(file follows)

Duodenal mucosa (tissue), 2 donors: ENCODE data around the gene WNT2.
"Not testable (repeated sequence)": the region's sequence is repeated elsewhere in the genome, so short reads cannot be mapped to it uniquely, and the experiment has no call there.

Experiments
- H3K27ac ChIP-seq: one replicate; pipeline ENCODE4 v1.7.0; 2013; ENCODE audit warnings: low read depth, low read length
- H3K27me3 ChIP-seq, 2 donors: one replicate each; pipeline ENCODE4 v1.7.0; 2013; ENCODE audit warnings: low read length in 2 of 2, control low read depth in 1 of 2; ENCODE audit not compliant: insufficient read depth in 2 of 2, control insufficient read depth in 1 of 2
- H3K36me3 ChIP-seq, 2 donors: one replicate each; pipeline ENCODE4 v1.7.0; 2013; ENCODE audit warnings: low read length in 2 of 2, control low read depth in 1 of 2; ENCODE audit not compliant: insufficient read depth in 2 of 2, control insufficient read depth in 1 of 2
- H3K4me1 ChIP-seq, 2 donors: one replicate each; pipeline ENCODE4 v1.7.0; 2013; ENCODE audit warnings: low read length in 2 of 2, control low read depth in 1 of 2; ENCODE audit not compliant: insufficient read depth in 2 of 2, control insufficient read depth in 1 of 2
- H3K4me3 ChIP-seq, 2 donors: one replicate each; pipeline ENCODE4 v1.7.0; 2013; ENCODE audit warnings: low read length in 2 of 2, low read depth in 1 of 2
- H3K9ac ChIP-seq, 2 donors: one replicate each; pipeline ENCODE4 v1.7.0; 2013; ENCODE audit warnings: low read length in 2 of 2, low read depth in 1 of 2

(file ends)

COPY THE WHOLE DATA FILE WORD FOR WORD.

Duodenal mucosa (tissue), 2 donors: ENCODE data around the gene WNT2.
"Not testable (repeated sequence)": the region's sequence is repeated elsewhere in the genome, so short reads cannot be mapped to it uniquely, and the experiment has no call there.

Experiments
- H3K27ac ChIP-seq: one replicate; pipeline ENCODE4 v1.7.0; 2013; ENCODE audit warnings: low read depth, low read length
- H3K27me3 ChIP-seq, 2 donors: one replicate each; pipeline ENCODE4 v1.7.0; 2013; ENCODE audit warnings: low read length in 2 of 2, control low read depth in 1 of 2; ENCODE audit not compliant: insufficient read depth in 2 of 2, control insufficient read depth in 1 of 2
- H3K36me3 ChIP-seq, 2 donors: one replicate each; pipeline ENCODE4 v1.7.0; 2013; ENCODE audit warnings: low read length in 2 of 2, control low read depth in 1 of 2; ENCODE audit not compliant: insufficient read depth in 2 of 2, control insufficient read depth in 1 of 2
- H3K4me1 ChIP-seq, 2 donors: one replicate each; pipeline ENCODE4 v1.7.0; 2013; ENCODE audit warnings: low read length in 2 of 2, control low read depth in 1 of 2; ENCODE audit not compliant: insufficient read depth in 2 of 2, control insufficient read depth in 1 of 2
- H3K4me3 ChIP-seq, 2 donors: one replicate each; pipeline ENCODE4 v1.7.0; 2013; ENCODE audit warnings: low read length in 2 of 2, low read depth in 1 of 2
- H3K9ac ChIP-seq, 2 donors: one replicate each; pipeline ENCODE4 v1.7.0; 2013; ENCODE audit warnings: low read length in 2 of 2, low read depth in 1 of 2